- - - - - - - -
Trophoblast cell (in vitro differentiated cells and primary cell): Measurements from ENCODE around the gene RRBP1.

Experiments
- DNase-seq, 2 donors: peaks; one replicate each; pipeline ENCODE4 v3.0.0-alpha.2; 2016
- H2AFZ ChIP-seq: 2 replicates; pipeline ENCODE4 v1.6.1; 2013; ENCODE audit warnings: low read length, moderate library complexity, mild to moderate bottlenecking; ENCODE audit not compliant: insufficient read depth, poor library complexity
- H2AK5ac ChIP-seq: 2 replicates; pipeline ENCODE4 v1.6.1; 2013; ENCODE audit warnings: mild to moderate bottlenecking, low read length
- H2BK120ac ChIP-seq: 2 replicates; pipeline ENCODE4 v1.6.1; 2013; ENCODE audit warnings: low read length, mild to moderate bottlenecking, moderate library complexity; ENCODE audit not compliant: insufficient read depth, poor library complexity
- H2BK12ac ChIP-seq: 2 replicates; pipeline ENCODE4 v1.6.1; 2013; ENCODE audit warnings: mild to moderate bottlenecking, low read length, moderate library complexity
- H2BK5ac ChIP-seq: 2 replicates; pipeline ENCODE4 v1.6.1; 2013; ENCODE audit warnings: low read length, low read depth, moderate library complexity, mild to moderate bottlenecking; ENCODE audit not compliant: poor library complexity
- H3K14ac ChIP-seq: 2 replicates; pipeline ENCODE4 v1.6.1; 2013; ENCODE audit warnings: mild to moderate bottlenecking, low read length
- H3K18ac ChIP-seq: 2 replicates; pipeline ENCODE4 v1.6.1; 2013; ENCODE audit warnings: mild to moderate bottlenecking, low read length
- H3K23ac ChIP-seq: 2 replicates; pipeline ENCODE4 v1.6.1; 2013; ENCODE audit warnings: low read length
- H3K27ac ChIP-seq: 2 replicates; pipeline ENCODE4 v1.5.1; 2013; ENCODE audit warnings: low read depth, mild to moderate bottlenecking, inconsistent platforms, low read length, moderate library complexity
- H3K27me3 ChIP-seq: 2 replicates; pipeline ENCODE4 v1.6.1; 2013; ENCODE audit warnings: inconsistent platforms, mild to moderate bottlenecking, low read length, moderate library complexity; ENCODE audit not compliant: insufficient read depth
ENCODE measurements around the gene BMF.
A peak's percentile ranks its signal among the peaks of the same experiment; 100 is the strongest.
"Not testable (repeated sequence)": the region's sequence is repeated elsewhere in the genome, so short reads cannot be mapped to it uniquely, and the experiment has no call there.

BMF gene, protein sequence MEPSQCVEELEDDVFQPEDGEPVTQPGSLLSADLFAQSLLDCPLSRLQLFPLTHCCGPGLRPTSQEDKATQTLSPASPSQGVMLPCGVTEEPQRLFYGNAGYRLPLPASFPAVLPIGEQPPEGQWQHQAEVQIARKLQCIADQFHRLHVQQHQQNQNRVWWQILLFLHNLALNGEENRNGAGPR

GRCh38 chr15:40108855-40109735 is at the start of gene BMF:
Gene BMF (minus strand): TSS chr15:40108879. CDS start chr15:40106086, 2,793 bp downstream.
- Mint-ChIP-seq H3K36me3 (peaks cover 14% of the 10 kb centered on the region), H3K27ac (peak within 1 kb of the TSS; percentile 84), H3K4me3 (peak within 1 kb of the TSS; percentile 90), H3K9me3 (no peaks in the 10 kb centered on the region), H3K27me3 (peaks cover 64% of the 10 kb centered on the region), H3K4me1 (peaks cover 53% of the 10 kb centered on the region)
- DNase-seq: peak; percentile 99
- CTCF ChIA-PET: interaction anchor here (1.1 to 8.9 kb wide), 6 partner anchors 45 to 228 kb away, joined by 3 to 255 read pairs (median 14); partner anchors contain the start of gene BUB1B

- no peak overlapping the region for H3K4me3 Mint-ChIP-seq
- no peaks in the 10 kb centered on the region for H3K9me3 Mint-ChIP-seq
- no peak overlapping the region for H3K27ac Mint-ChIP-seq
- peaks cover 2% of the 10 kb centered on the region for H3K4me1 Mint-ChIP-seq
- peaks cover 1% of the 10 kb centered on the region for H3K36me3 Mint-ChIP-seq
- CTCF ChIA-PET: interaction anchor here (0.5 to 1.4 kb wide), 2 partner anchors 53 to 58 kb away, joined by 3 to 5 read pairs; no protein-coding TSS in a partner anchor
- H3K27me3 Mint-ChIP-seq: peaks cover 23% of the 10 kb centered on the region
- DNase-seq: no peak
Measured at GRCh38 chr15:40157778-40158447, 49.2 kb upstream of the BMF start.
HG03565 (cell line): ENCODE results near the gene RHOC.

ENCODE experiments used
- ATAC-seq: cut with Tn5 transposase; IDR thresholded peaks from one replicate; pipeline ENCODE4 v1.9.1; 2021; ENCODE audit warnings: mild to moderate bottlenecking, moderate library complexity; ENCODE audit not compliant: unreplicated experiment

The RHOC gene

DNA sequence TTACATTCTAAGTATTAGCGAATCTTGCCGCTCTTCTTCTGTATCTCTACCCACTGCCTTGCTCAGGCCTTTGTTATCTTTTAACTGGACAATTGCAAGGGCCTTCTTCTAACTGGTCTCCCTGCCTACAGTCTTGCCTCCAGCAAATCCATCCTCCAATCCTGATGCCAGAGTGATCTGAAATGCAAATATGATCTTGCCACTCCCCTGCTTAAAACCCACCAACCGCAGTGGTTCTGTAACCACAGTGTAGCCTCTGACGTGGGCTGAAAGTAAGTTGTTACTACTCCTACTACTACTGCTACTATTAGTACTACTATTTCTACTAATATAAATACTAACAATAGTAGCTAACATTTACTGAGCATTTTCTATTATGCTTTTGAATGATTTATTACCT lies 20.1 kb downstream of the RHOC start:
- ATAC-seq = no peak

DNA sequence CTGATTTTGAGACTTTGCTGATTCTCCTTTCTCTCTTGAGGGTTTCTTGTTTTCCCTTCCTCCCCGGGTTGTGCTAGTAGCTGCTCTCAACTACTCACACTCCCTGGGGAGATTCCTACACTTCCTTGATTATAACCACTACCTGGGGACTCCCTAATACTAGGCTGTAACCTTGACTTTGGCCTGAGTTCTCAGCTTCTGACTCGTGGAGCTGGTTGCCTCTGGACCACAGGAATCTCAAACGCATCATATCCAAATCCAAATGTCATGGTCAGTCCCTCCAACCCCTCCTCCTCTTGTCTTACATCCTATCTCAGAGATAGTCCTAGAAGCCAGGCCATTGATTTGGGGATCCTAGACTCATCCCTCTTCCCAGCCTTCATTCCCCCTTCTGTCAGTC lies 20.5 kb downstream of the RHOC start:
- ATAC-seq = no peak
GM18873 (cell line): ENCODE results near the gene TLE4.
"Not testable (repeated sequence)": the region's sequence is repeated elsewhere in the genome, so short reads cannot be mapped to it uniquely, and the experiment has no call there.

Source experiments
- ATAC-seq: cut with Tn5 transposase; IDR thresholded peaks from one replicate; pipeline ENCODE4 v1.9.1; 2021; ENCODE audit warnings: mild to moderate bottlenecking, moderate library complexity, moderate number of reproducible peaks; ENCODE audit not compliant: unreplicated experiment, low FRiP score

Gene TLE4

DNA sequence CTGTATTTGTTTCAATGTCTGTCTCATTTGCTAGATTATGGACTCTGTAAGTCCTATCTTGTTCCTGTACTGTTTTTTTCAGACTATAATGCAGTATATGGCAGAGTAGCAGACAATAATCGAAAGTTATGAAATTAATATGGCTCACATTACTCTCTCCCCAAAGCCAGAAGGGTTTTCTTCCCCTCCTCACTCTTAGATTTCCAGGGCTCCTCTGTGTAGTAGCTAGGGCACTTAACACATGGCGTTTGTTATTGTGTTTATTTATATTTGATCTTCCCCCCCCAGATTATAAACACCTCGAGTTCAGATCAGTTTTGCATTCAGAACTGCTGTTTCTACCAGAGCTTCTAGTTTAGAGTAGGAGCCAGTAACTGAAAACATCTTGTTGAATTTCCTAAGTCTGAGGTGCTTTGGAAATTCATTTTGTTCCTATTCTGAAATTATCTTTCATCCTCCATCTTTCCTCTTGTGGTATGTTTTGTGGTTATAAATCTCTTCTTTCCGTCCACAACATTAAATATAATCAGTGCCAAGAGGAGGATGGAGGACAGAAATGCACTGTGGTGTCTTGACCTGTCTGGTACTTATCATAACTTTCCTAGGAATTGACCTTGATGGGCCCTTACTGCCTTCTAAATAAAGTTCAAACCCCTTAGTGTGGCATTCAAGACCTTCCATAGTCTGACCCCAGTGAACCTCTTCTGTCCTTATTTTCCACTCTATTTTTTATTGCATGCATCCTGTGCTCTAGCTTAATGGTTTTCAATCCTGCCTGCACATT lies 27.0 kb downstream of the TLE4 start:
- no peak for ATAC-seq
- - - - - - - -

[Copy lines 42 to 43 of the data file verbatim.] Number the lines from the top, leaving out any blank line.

Source experiments
- ATAC-seq: cut with Tn5 transposase; IDR thresholded peaks from one replicate; pipeline ENCODE4 v1.9.1; 2021; ENCODE audit warnings: mild to moderate bottlenecking, moderate library complexity, moderate number of reproducible peaks; ENCODE audit not compliant: unreplicated experiment, low FRiP score